Daily Archives: December 4, 2008

When an “error” isn’t

This is the text of a presentation I made to the Toronto branch of the Editors’ Association of Canada, Sept. 24, 2007. Certain parts were sung; you can guess which.

It ain’t necessarily so, no,
it ain’t necessarily so,
the things Strunk and White
want to tell you are right,
it just ain’t necessarily so.

Getting pissed off about grammatical errors is a favourite activity of a surprisingly large portion of English speakers. Continue reading

Help stop a word-lynching

Edit: When I wrote this back in 2008, I was less sensitized to the insistent racism and injustice experienced by black people in America, and so I did not take into account why the erroneous account might spread so readily, or the surrounding sentiments; I also used the word lynching too readily in a figurative sense, which can belittle the genuine life-and-death nature of its historical reality.

Nobody likes being called racist, of course, but the fact that it upset me so much is likely because to some extent I really did, in the back of my mind, belittle the concerns of blacks in America and Canada. When your life has been free of certain kinds of harassment, it’s far too easy to think those who complain of it are whiners. I’ve since learned better.

But I’m not going to revise this and pretend I didn’t write it as I wrote it. These are my words the way I wrote them, and I won’t duck and pretend I wasn’t so knee-jerk insensitive.

I still do not accept the inaccurate etymology offered for picnic; the historical data are well established. And I do think that phonetic profiling can have scurrilous effect. But the sounds of words also have effect regardless of etymology. For example, niggardly has nothing to do with the “n-word” etymologically, but it sounds so much like it, it’s more or less impossible to use it without bringing that worse word to mind. I am less convinced of this in regard to picnic, but I would like to know how others hear it (before they are told any accounts of its origins).

I do not, in any event, consider it fair to tell people they are being racist for using a word that has no actual history of racism and that, to them, has no racist overtones or implications. Especially when no one seems to be calling anyone out for using bulldoze, which has a truly awful history – but doesn’t sound like a taboo word.

But now that these stories have been spread, we have to be aware of them, and address them – and the sentiments and experiences behind them.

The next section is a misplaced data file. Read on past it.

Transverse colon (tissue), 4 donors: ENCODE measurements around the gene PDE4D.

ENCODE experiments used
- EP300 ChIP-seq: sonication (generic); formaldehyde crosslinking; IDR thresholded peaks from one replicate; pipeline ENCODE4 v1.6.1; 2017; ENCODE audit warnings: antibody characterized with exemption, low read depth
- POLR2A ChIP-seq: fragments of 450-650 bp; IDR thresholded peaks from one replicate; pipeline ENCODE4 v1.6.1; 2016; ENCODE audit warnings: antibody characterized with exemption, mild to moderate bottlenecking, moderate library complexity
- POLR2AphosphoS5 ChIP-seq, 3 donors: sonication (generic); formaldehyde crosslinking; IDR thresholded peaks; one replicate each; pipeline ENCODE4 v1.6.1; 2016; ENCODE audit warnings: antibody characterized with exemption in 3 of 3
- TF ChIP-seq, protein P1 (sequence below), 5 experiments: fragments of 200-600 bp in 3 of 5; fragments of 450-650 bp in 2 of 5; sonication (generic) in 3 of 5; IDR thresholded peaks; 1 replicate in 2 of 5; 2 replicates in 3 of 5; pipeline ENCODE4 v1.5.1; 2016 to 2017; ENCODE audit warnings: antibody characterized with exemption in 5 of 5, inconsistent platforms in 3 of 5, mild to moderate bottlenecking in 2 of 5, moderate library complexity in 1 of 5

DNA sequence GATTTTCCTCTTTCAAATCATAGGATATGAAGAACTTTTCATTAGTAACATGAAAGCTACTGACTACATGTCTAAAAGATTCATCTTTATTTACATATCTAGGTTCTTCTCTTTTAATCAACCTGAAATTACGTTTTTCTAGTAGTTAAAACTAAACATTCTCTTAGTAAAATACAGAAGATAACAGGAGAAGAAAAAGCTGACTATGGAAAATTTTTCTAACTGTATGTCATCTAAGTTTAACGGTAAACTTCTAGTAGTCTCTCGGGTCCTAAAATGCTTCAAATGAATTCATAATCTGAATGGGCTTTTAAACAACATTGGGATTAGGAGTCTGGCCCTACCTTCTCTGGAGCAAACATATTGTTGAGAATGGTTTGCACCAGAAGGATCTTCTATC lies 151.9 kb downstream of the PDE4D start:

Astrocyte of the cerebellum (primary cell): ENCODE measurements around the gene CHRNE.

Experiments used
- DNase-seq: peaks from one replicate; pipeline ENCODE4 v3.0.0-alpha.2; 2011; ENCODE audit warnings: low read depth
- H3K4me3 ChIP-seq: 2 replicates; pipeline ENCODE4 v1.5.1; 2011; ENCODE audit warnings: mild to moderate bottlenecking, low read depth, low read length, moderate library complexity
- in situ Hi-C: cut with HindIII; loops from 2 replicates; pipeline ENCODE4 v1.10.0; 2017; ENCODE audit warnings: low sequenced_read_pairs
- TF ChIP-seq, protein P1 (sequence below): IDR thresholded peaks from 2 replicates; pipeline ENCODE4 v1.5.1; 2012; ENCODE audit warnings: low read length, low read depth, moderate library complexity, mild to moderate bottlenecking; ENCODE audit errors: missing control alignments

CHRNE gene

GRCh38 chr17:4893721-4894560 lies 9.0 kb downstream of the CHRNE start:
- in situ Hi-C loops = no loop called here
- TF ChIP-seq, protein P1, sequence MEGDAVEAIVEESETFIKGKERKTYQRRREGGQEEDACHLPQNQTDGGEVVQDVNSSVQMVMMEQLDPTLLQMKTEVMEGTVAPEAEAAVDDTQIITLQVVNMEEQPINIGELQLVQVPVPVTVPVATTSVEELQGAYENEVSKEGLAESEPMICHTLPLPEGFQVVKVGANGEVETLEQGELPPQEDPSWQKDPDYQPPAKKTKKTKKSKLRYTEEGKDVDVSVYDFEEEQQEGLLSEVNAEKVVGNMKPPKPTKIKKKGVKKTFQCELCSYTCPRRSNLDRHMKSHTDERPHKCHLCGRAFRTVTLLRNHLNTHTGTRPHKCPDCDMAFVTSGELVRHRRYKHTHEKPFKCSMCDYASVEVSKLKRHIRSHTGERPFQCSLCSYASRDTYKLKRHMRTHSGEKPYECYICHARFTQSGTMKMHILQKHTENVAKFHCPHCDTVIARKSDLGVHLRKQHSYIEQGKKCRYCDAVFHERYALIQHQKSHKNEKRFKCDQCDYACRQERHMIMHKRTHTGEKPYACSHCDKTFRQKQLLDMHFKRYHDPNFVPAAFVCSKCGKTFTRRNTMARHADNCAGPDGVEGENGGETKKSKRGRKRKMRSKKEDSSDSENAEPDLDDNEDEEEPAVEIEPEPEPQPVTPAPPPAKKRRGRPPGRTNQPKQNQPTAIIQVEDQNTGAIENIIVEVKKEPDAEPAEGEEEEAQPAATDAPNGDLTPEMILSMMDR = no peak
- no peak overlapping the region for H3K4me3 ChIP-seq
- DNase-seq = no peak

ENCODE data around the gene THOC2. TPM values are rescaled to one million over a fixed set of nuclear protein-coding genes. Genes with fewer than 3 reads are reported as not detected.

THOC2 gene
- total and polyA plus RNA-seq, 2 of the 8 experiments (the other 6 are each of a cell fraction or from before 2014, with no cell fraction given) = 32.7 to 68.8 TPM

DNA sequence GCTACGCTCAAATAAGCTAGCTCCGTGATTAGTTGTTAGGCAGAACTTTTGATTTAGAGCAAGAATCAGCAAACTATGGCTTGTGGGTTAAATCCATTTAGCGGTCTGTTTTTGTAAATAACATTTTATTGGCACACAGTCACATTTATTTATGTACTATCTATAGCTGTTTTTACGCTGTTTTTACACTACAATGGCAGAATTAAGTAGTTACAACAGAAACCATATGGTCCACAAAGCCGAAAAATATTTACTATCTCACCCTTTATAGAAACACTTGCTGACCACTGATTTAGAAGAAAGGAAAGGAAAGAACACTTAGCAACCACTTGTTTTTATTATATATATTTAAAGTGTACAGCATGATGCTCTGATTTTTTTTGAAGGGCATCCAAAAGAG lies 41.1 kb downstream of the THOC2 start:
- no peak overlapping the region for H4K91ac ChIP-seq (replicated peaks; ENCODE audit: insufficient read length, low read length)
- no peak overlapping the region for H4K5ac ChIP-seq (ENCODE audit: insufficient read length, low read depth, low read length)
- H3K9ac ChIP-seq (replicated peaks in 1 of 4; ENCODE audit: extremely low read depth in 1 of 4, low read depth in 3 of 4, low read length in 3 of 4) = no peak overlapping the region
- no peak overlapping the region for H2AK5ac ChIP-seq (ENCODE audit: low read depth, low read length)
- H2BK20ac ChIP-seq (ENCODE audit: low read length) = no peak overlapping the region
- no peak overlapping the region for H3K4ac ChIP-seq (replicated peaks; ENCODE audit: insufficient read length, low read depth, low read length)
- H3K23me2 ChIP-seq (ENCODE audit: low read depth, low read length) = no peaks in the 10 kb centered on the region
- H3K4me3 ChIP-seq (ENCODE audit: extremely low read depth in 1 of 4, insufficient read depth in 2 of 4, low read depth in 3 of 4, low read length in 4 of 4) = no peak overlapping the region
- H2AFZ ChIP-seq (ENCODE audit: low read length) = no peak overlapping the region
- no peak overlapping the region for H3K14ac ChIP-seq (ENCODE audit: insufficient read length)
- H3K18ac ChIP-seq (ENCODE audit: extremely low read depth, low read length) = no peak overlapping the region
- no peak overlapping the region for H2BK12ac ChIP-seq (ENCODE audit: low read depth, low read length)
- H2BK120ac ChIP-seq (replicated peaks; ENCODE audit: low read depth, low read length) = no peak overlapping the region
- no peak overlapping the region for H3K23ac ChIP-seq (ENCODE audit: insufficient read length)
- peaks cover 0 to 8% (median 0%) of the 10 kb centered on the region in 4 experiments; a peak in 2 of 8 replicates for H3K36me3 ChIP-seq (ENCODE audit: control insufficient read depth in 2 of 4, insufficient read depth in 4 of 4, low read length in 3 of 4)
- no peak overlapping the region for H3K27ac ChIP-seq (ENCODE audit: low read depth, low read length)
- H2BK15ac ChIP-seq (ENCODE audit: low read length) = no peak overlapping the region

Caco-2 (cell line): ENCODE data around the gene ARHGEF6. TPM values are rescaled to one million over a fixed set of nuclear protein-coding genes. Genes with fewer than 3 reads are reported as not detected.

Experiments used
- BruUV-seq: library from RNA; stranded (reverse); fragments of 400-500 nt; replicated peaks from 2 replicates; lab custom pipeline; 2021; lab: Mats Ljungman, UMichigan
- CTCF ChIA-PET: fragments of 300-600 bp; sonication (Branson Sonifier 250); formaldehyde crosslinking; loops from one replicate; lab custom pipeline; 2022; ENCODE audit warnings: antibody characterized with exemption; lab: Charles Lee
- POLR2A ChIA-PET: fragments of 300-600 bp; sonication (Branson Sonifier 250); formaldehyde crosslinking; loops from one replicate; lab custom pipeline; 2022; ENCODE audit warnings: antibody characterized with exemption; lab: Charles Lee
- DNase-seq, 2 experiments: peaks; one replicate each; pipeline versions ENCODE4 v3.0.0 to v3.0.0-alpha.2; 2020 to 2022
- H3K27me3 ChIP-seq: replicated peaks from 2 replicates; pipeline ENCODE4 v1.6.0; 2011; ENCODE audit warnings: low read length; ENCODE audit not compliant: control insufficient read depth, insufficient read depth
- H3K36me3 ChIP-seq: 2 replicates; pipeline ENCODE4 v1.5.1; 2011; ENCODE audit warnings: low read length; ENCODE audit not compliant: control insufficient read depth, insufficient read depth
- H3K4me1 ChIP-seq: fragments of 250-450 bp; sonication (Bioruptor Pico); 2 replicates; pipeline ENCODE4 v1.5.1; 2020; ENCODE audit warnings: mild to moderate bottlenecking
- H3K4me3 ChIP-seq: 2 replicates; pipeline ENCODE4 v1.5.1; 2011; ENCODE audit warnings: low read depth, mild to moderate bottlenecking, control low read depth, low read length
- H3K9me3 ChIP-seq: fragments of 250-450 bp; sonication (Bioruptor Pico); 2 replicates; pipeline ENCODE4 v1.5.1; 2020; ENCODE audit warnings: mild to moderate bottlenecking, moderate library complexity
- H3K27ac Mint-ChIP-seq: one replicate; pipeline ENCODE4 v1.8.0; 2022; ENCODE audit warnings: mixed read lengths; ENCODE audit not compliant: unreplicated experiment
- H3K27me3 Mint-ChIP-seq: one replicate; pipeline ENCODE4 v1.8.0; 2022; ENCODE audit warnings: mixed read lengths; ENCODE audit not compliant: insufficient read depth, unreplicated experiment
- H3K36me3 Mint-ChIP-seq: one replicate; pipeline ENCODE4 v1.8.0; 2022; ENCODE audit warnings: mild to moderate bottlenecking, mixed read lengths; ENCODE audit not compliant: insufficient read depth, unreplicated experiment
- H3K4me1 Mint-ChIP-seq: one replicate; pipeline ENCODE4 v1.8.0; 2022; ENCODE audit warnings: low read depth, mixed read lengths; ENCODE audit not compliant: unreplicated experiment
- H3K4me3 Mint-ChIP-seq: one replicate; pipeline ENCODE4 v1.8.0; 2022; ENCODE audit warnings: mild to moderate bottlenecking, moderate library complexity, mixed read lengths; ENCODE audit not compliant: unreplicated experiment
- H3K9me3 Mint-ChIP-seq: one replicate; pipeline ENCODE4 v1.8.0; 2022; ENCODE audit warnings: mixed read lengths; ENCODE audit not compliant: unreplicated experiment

Spread the word and help stop another lynching of a perfectly guiltless word – and the family tradition it refers to. Tell your friends and colleagues that picnic is not a racist word.

You might think that this is a joke or a parody. Unfortunately, it’s not. People with influence over what students learn are maintaining that “picnic” is an offensive word, and that the origin of the “picnic” is in a happy outing to eat out on a lawn while watching a lynching (the term supposedly being from “pick a nic” – “nic,” in this account, is another version of the “n-word” – to string up). Continue reading


A word that sounds like a security alarm going off. It may have a reflection of a ground meat sandwich, and may even make one think of a bugler; the beginning echoes a German town and the end the glare of security spotlights; but most of us know it well enough… hopefully not by personal experience. Many people say it with three syllables rather than two, backforming a verb burgle (which does have a sort of jumble and tumble and jiggle and boggle sound of a person going through drawers and jewellery boxes looking for goodies) and then construing this as the agentive derivation of it. But the real story of this word is one as much of gain as of loss. It came in the 16th century from the Anglo-Latin burglator (an easy little pocketing of the to there), which in turn came from burgator – and how that l got there we don’t know; perhaps someone sidled in and, having marked the to for later theft, found when outside again that an instrument had been left behind. As to burgator, it is thought that the burg comes from burgh, “castle or fortification.” A man’s home is his castle, after all. Which is why so many install that most common collocation of of burglar: an alarm.